Worried that your obsessive kitten-video viewing records on YouTube would be exposed in Viacom's copyright lawsuit against YouTube? You can relax. Google and Viacom lawyers have reached an agreement to anonymize records of usernames and IP addresses in YouTube's video-viewing logs, which Viacom wants to examine to show patterns of willful copyright infringement on the site. The accounts of employees of both companies, however, aren't included in the deal. And that suggests a negotiating tactic for Google.
Viacom wanted to carve out the records of YouTube employees' video views to show that they knowingly viewed copyrighted content — and in some cases, uploaded it. But Google could easily use its records to show Viacom employees doing exactly the same thing. It would hardly be a shocker: Viacom's Ifilm site is rife with pirated videos, but the site's traffic is too insignificant for copyright holders to get fussed.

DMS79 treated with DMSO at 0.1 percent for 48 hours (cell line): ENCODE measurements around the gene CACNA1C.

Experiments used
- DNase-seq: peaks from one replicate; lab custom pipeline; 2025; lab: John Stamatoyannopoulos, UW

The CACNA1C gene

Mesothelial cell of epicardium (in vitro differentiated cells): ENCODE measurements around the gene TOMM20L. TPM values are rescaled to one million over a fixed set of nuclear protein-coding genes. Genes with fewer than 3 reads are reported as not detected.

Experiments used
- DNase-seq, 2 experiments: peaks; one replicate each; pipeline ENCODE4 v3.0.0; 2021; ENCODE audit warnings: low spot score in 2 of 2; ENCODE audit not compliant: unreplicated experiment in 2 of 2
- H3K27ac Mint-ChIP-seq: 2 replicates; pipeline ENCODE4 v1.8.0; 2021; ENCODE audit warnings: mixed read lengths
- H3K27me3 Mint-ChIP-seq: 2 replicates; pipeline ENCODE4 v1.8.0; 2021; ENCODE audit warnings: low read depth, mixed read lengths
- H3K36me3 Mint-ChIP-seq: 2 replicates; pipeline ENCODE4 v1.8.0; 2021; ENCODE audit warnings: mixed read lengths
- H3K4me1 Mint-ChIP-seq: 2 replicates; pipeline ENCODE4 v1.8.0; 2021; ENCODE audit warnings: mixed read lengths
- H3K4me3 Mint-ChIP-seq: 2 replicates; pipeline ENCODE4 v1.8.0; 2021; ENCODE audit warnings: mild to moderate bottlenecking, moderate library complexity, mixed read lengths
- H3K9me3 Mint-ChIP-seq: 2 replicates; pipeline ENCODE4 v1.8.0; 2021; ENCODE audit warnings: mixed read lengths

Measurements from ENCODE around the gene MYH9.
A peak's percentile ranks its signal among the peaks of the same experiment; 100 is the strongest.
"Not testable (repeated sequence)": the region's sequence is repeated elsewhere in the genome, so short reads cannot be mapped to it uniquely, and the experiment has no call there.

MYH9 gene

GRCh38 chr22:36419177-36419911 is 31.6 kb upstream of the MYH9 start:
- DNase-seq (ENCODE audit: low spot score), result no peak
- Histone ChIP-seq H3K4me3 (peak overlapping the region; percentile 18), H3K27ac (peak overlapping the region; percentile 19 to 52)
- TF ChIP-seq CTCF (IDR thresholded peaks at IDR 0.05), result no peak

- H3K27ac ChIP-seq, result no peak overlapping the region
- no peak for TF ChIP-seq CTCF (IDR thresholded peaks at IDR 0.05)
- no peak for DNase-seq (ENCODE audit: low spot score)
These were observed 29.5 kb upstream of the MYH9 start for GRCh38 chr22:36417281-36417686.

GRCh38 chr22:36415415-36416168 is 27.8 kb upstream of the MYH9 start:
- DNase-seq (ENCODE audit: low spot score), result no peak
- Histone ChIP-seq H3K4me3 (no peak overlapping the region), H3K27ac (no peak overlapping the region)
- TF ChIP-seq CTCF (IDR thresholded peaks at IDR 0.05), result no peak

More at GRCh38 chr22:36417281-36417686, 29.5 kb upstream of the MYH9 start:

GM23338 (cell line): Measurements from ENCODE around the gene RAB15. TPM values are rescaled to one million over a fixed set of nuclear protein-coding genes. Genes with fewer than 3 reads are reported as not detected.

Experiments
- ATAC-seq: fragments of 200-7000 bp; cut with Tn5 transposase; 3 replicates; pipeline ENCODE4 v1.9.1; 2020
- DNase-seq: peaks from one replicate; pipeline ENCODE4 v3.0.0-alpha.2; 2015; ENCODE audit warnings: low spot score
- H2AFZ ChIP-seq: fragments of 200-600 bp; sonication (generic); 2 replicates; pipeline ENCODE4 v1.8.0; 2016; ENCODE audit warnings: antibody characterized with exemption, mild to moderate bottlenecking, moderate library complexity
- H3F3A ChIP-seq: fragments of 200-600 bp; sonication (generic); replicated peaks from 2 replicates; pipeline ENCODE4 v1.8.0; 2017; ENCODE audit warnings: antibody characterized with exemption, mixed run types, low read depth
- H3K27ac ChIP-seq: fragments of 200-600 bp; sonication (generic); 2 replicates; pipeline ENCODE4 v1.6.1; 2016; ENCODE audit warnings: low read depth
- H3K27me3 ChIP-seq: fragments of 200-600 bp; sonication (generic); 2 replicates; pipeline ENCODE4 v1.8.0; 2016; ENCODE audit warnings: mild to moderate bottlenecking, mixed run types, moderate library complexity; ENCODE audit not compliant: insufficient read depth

Showing Viacom's double standards is an obvious move. What Google's lawyers are probably too naive to contemplate: Scouring YouTube's video logs for truly embarrassing videos viewed by Viacom employees, and leaking them to gossip blogs. That would be a dreadful invasion of privacy, of course — exactly what Viacom was asking for, before it finally backed down.